Damilola Shittu – Abuja
The House of Representatives, on Thursday, asked Total Exploration and Production Nigeria to refund $592m to the Federal Government.
The decision was taken following the consideration of the Report of the Committee on Gas Resources led by Fred Agbedi.
The committee investigated the contract for the upgrade of OML 58, upgrade 1, the execution of Obite-Ubeta-Rumuji Pipeline and the Northern Option Pipeline Projects.
The amount was the excess allegedly paid on the contract awarded by the Nigerian National Petroleum Corporation and the National Petroleum Investment Management Services.
The House approved the recommendations that the excess payment of $592m should be recovered from TEPNG in consonance with the recommendations of Tabor VFM Audit Report.
Other recommendations are, “That a forensic investigative audit into the cost overrun emanating from all change orders, including $2.2bn on OML 58 Upgrade 1, $560m on OUR Pipeline and $528m on NOPL Pipeline Projects be conducted.
“That the actual cost of the projects as awarded by NNPC/NAPIMS and TEPNG be ascertained as it is difficult to ascertain the actual cost since all the parties do not agree on the cost.”
The House also considered the report of the same committee on the need to investigate the Contract for the Modification of the EGP 3B Production Platform following the Joint Venture Agreement between the NNPC and Chevron Nigeria Limited.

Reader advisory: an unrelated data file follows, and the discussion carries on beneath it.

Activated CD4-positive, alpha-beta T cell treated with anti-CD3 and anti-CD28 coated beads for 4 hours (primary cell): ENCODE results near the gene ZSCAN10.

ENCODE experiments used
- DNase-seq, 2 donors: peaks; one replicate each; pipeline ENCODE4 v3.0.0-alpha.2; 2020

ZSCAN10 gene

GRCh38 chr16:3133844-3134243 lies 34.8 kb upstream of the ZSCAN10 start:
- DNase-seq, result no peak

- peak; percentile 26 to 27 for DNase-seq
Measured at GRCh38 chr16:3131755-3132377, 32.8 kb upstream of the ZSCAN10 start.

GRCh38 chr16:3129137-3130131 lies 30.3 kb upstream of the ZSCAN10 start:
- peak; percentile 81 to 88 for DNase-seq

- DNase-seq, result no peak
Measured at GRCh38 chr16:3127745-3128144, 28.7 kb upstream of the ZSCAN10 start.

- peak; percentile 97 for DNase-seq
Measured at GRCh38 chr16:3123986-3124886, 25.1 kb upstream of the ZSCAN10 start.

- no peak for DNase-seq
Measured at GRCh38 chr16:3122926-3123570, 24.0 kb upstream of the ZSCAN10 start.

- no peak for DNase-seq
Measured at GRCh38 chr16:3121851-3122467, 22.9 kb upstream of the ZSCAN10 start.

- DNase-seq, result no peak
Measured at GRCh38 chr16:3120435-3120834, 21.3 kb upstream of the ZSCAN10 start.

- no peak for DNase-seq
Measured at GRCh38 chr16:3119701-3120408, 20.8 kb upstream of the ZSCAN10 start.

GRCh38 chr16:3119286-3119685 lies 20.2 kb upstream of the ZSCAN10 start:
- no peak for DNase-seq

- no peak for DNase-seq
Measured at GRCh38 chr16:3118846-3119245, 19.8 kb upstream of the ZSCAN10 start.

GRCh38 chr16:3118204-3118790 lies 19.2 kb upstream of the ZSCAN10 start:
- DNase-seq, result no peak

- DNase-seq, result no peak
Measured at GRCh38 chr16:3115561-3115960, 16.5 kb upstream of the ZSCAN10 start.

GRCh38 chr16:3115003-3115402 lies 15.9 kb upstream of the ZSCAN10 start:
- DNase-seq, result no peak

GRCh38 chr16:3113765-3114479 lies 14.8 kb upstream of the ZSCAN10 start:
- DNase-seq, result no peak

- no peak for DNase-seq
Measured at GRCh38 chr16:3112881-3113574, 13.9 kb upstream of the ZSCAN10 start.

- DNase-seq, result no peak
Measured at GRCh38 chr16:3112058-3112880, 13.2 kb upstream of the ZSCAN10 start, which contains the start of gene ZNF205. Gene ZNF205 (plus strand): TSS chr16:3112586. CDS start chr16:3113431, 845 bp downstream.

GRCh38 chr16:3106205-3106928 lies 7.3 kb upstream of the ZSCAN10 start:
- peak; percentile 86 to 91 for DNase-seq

The legislature decided as follows, “That a supposed entity called Diakrino Services Limited, which was engaged by NNPC/NAPIMS to conduct a Value for Money audit at the cost of $1m, was not a legal entity as was confirmed by the committee from a search at the Corporate Affairs Commission.”
The lawmakers, therefore, approved that the contract sum of $1m awarded to Diakrino Services Limited should be paid back to the Federation Account by four staff members of NNPC/NAPIMS involved in managing the contract awarded to Diakrino.
The lawmakers said the firm should also be apprehended and prosecuted for violating the Procurement Act, 2007.
When contacted, a spokesman for Total, Mr Charles Ebereonwu, told one of our correspondents that he was not aware of the development.
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